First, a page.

Could You Have a Heart Attack and Not Know It?
One minute, you feel fine. The next, you still feel fine. But in between, you just might have had a heart attack.
For a study in the journal Circulation, researchers tracked about 9,500 adults for an average of nine years. Over that time, 4.1 percent were diagnosed with heart attacks.
The shocker: During follow-up testing, an additional 3.3 percent showed evidence of heart attacks that never showed up in their medical records.
Lack of Symptoms Worsens Prognosis
These so-called silent heart attacks often proved deadly. Those who had them were three times more likely to die of heart disease than those who didn’t have a heart attack at all.
That’s no surprise, the study authors point out. After a heart attack, fast action is crucial. People who don’t know they’ve suffered one likely didn’t get potentially lifesaving treatments, such as medications to restore blood flow.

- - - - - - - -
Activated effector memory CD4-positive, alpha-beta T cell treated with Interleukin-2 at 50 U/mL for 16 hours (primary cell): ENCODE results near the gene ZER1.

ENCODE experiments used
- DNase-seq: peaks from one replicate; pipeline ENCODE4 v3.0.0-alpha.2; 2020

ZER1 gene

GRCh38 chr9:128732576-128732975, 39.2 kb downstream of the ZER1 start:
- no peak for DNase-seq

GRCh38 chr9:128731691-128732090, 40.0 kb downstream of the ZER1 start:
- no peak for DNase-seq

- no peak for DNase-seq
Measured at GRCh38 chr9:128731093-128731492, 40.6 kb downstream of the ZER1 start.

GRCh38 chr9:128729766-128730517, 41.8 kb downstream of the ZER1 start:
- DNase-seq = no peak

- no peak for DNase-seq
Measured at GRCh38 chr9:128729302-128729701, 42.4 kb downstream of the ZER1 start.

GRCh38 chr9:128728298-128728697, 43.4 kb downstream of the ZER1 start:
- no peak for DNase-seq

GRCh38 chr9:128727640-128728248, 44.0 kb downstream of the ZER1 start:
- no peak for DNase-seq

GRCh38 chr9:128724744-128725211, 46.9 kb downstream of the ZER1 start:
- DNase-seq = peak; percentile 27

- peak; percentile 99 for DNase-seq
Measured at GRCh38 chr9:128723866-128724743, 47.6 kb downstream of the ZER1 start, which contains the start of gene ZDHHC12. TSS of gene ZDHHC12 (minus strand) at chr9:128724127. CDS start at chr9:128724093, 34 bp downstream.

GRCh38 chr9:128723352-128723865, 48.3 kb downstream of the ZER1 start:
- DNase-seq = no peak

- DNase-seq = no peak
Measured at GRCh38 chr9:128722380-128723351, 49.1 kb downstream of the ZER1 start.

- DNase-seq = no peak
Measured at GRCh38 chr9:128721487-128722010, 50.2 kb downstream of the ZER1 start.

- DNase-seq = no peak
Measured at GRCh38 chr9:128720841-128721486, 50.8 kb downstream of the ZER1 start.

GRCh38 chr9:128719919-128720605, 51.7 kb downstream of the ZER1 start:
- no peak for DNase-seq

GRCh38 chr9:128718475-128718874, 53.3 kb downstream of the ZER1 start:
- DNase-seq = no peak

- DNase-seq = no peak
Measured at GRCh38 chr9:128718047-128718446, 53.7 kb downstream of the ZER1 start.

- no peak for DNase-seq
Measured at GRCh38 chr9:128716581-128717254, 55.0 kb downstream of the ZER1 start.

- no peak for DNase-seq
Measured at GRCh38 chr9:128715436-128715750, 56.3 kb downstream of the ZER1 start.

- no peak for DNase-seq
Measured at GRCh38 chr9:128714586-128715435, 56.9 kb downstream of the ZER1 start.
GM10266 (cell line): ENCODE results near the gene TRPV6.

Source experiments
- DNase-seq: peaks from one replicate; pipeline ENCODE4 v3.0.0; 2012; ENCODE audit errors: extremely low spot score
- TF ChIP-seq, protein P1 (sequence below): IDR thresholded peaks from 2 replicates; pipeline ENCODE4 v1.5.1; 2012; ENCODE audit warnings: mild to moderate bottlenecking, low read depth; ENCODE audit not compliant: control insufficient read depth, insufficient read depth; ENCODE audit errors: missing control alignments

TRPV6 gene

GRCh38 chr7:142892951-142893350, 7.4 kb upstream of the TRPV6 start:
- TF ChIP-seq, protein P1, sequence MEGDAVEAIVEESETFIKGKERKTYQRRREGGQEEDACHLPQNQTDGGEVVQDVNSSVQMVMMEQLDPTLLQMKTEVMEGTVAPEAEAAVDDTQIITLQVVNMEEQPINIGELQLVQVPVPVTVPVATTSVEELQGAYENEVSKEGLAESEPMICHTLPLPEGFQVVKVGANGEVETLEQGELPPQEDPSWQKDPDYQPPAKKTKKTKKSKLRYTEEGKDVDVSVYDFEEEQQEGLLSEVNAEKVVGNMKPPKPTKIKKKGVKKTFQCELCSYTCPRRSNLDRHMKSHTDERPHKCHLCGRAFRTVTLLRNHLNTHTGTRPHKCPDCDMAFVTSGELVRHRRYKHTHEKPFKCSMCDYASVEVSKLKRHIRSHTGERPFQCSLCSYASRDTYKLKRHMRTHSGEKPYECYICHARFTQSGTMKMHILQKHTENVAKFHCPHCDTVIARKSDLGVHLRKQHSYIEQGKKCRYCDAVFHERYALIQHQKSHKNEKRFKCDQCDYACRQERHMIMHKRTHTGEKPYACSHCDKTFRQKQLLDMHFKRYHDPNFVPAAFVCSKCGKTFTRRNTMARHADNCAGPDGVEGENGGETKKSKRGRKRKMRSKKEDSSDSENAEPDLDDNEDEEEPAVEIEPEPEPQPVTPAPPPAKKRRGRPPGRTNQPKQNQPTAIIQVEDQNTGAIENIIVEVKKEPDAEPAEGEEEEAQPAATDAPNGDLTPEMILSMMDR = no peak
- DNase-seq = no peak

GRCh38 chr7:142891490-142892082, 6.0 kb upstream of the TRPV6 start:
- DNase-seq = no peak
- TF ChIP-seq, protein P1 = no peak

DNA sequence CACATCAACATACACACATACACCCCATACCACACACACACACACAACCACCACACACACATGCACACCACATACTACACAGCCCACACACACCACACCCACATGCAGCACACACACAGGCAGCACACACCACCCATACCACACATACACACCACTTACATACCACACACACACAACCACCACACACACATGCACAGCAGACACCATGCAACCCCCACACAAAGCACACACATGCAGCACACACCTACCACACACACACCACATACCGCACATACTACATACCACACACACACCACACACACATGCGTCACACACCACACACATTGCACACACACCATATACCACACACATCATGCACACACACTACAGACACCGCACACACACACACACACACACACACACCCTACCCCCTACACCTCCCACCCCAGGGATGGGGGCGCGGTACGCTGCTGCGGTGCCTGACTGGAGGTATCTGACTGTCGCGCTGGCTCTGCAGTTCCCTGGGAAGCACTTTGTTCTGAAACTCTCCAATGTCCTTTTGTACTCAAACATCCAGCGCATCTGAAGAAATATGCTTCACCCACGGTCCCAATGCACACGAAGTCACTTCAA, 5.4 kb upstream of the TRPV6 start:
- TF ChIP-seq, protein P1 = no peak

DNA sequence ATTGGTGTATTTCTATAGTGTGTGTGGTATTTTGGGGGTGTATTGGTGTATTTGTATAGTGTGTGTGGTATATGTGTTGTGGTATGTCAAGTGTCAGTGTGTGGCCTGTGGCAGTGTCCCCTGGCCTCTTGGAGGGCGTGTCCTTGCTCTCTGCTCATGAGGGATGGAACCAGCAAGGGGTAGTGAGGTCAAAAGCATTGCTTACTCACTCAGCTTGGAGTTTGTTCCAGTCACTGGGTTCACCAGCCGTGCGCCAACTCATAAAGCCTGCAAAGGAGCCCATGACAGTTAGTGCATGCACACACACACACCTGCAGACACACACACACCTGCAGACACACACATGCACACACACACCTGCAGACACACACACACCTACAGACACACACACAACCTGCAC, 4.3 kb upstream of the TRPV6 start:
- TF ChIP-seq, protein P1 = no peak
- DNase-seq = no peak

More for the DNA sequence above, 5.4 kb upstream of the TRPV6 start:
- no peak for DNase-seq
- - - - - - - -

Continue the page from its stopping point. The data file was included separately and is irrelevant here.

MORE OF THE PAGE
Reduce Your Risk—and Seek Help Swiftly
Risk factors for a silent heart attack are the same as those for any heart problem. These include high blood pressure, smoking, and a family history of heart disease. Talk with your doctor about how to assess—and reduce—your chances.
In the meantime, stay alert for subtle signs of heart attacks. These include fatigue, nausea, and pain that feels like indigestion. (Find a more complete rundown here.)
Call 911 if you suspect you might be having a heart attack—even if you aren’t sure. Ignoring symptoms because you’re embarrassed or scared could cause a dangerous delay in treatment. Emergency medical personnel can evaluate your symptoms and get you to the hospital as quickly as possible.